Sep 9 11:43 AM | 44 Likes Like |Link to Comment
  • Inflation or Deflation? How to Tell [View article]
    JB: Your conclusion -- "Finally, it's worth repeating, since it is so often mistaken, that a recovery is entirely something different than money mechanics. The economy cannot recover without the real production necessary to generate good collateral for loans. In this way, we MUST take a correction so that valued production and new lending can occur. Resisting the correction indefinitely results in a Japan-like situation, where they have even 20 years later, not fully recovered." -- is exactly right. We think we are tricking the devil -- Mister Bernanke is like Faust trying to trick Mephistopheles -- but we had a contract with the devil: if we were going to expand, to accept wealth, glory, conquest, empire -- we are also going to have to take the correction, the fall, the contraction, the pain, the lack of glory, the decline. The two parts go together. There is not tricking the devil by finding small print in the contract. Greenspan and Bernanke are the 'small small print men', looking for a loophole...if we just keep printing money we won't have to pay back the devil. Myabe we'll just default on the devil's loan. Sorry. If you choose Day, you also choose Night.
    Sep 9 11:24 AM | 1 Like Like |Link to Comment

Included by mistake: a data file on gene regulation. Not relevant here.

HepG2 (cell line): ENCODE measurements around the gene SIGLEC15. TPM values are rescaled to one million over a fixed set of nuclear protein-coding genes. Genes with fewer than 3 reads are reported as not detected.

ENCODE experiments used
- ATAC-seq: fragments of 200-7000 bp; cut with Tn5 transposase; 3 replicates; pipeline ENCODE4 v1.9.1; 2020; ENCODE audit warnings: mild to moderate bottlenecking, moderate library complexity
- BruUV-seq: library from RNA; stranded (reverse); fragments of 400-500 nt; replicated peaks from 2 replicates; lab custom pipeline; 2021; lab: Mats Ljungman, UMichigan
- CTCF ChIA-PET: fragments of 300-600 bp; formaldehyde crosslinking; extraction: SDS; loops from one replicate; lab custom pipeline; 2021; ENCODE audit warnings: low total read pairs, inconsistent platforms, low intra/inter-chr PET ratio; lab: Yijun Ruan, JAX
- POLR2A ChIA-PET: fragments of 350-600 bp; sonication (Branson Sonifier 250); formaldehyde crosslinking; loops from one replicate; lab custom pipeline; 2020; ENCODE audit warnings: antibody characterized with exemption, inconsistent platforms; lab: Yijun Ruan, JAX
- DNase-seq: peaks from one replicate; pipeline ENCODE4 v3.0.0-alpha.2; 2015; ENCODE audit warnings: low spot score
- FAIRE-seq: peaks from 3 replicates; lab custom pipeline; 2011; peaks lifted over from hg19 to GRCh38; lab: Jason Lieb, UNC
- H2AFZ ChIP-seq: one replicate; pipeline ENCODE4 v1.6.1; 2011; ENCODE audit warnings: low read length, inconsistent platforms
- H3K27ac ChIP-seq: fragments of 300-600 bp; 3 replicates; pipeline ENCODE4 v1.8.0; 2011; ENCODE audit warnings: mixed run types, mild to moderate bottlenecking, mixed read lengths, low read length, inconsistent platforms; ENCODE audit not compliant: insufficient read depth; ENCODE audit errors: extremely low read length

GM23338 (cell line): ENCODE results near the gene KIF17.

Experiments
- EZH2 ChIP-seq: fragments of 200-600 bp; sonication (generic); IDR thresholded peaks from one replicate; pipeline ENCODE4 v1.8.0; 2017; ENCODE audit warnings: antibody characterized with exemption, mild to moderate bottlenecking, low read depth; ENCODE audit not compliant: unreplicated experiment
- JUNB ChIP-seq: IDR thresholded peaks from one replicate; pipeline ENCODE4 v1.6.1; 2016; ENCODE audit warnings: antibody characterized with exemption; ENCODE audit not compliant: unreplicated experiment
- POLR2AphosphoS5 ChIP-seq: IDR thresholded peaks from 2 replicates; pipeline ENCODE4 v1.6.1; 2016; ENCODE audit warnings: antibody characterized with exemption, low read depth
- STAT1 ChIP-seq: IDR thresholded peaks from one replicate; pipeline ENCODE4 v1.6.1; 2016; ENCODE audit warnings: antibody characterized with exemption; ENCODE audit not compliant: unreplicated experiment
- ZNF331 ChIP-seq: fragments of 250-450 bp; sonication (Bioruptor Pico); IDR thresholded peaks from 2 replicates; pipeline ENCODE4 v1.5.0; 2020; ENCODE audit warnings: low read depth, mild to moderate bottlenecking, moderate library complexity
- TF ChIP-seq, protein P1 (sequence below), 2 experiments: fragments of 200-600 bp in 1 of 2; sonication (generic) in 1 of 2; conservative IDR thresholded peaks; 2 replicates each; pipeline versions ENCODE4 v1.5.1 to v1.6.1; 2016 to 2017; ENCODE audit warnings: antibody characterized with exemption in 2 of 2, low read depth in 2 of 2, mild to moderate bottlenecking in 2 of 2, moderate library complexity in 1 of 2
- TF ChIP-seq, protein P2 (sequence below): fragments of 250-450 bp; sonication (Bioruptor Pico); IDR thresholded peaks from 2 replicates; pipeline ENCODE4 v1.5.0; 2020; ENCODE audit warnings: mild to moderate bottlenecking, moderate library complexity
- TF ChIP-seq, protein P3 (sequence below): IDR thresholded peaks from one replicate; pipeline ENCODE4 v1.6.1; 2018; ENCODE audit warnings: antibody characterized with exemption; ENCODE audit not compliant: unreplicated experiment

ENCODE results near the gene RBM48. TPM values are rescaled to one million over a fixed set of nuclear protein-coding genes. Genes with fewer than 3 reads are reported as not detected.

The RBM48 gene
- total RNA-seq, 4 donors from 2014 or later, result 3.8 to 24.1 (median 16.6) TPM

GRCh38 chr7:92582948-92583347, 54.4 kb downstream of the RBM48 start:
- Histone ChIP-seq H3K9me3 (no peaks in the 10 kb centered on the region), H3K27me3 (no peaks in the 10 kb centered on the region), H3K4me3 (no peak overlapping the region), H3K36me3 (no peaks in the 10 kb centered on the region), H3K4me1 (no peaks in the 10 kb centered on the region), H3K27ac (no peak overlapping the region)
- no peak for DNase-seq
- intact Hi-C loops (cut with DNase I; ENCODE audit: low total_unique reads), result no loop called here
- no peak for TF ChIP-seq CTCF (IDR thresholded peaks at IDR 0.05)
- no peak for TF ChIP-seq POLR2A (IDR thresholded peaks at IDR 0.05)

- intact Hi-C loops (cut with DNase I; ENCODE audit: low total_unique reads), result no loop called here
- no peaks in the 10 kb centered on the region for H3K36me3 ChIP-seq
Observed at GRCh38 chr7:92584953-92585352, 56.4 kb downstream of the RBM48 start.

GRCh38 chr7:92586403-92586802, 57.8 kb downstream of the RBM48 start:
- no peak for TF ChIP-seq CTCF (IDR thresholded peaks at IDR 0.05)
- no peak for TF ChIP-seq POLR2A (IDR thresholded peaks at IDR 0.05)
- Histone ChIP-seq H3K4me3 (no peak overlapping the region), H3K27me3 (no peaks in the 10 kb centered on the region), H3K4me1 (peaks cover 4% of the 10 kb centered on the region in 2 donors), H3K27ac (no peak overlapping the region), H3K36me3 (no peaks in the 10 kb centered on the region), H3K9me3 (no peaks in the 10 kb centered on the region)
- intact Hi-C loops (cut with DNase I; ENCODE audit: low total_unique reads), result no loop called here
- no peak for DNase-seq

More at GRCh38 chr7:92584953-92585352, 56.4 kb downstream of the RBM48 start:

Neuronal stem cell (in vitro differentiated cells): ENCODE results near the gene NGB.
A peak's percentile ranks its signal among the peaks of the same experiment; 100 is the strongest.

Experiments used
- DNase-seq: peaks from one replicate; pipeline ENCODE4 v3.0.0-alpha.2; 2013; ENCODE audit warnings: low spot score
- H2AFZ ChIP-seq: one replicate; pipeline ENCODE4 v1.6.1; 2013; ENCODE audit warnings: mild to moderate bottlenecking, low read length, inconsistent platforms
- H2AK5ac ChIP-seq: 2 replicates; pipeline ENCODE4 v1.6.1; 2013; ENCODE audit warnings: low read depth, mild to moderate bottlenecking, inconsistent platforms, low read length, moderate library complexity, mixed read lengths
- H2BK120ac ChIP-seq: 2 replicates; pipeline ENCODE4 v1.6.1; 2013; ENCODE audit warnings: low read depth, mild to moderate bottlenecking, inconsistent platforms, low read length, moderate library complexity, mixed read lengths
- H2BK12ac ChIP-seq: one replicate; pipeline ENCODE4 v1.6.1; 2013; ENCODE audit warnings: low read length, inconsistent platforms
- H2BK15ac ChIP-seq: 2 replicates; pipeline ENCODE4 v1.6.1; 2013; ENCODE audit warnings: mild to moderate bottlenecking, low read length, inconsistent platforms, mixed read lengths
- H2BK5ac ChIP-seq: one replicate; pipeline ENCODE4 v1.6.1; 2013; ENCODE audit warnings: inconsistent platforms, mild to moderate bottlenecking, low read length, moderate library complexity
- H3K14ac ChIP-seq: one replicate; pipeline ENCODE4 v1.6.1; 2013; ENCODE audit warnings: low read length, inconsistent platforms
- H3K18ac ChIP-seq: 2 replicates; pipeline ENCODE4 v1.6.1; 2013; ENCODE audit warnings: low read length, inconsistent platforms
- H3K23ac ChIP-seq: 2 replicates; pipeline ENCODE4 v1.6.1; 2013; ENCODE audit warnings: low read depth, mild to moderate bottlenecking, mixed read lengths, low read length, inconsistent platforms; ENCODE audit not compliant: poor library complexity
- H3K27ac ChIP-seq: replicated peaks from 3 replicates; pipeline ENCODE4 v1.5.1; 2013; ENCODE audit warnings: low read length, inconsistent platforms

• Inflation or Deflation? How to Tell [View article]
    The Japanese have been trying to re-inflate their economic bubble for 20 years -- and couldn't do it. It's not so simple as what the Fed wants the Fed gets. The Fed is fighting for inflation. But it looks like the Fed is losing this fight.

    On Sep 09 06:50 AM chap08 wrote:

    > No, no, no. This is how to tell. Ask yourself:
    > 1. What do the Fed and Govt want?
    > Answer: they want inflation.
    > 2. Do they have the power to achieve it?
    > Answer: yes they do.
    > At the moment, we are seeing evidence of recovery and attention is
    > turning to withdrawing stimulus. Think about that: we have the most
    > severe deflationary circumstances we have seen in our lifetimes and
    > all we see is patchy, mild and temporary deflation. Nothing like
    > a deflationary equivalent of the 70s.
    > Currently, there's no need to wheel out the big guns. There may well
    > be another leg down. If so, we will see more Fed action. If we had
    > a real problem, we would see the full monetization of big spending
    > programs, pumping money directly in to consumers pockets. Whatever
    > the size of deflationary problem, the tools exist to fix it. Sure